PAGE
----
In the present study’s multivariate analysis, medium- to large-caliber EV were associated with an 18-fold increased risk of bleeding and UDH, similar to that described in children with cirrhosis. Despite the large confidence interval, the OR was high, reflective of a considerable risk of bleeding in patients with medium- or large-caliber varices. GV was associated with UDH in the univariate analysis, but lost significance after the multivariate analysis. Sample size may have been a limiting factor in the GV analysis. It is important to understand these risk factors when analyzing the indications for and completion of primary prophylaxis, to avoid/reduce the risk of UDH. Although thrombocytopenia is a good indicator of PH, its presence was not associated with the risk of bleeding in this study or in other studies in children with PH caused by cirrhosis.

Primary endoscopic prophylaxis in pediatrics is described in very few studies and is even more rare in studies of patients with EHPVO.19–22 In 2009, Maksoud-Filho et al. evaluated 32 patients with EHPVO who received primary prophylaxis with ST and observed that none of them had UDH after completing prophylaxis therapy.21 Other studies19,20,22 that evaluated children with EHPVO and concomitant PH secondary to intrahepatic causes reported EV eradication rates of 90% to 94%. Among patients who underwent ELEV, there was no bleeding throughout the follow-up period,22 whereas the patients that underwent ST had bleeding rates ranging from 24% to 42.3%.19,20

The finding of a significant number of variceal relapses reinforces the Baveno VI Pediatric Satellite Symposium recommendations,2 which encourage the use of a meso-Rex shunt whenever possible as a primary approach to EHPVO. When the surgery is not possible, primary endoscopic prophylaxis is important and efficient for reducing UDH episodes, although periodic follow-up is necessary.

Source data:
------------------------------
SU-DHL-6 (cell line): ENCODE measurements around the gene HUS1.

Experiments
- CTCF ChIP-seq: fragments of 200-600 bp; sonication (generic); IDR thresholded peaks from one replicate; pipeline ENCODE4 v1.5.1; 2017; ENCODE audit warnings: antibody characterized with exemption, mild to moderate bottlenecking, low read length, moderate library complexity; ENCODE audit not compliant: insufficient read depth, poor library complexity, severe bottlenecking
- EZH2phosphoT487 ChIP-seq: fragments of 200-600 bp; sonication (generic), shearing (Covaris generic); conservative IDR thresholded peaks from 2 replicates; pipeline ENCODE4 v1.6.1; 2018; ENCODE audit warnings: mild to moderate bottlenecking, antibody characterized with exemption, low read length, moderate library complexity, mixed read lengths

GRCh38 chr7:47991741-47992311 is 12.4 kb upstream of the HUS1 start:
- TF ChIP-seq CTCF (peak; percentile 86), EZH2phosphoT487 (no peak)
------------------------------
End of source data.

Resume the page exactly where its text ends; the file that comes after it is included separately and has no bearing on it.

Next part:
Secondary endoscopic prophylaxis in children with EHPVO is associated with a high EV eradication rate.3,21–30 Nevertheless, the rates of variceal relapse and the need for repeat sessions were slightly higher than those reported in previous studies of patients with EHPVO, ranging from 6.6% to 40%.3,24,26–30 The rate of re-bleeding observed in the present study was higher in comparison with rates reported in the literature, with values ranging from 3% to 27.8%.3,21,23–30

Eradication of EV does not guarantee the absence of new UDH, as several patients started having bleeding from other sites. In the present sample, nearly 90% of patients developed PHG during follow-up and 80% had GV. With the increased prevalence of PHG and GV, there was a change in the focus of UDH in this group of patients.

Similarly to other studies evaluating EHPVO, a limitation of this study is the patient sample size, which limits extrapolations or definitive conclusions; however, the prospective cohort study design provides consistency in the findings. Another aspect that is worth discussing as a limitation is the characteristics of the varices during or near the bleeding episode. Due to hemodynamic changes caused mainly by blood loss, the classification of varicose veins may be underestimated, representing a limitation of the type of study performed.

In conclusion, it was observed that medium- and large-caliber EV were associated with the risk of UDH in patients with EHPVO, with an 18-fold increase in the chance of bleeding. These findings followed the same trend as studies on cirrhotic patients, such that the size of the varices was a relevant factor associated with bleeding risk. Endoscopic prophylaxis showed high rates of EV eradication; however, a significant number of relapses occurred, which emphasizes the need for long-term follow-up. Furthermore, EV eradication could not guarantee the absence of new-onset UDH because there was an increased risk of bleeding from other sites. Further studies including a larger number of patients with EHPVO are required to develop reliable conclusions.

Conflicts of interest

The authors declare no conflicts of interest.

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Please cite this article as: Oliveira AP, Ferreira AR, Fagundes ED, Queiroz TC, Carvalho SD, Neto JA, et al. Endoscopic prophylaxis and factors associated with bleeding in children with extrahepatic portal vein obstruction. J Pediatr (Rio J). 2020;96:755–62.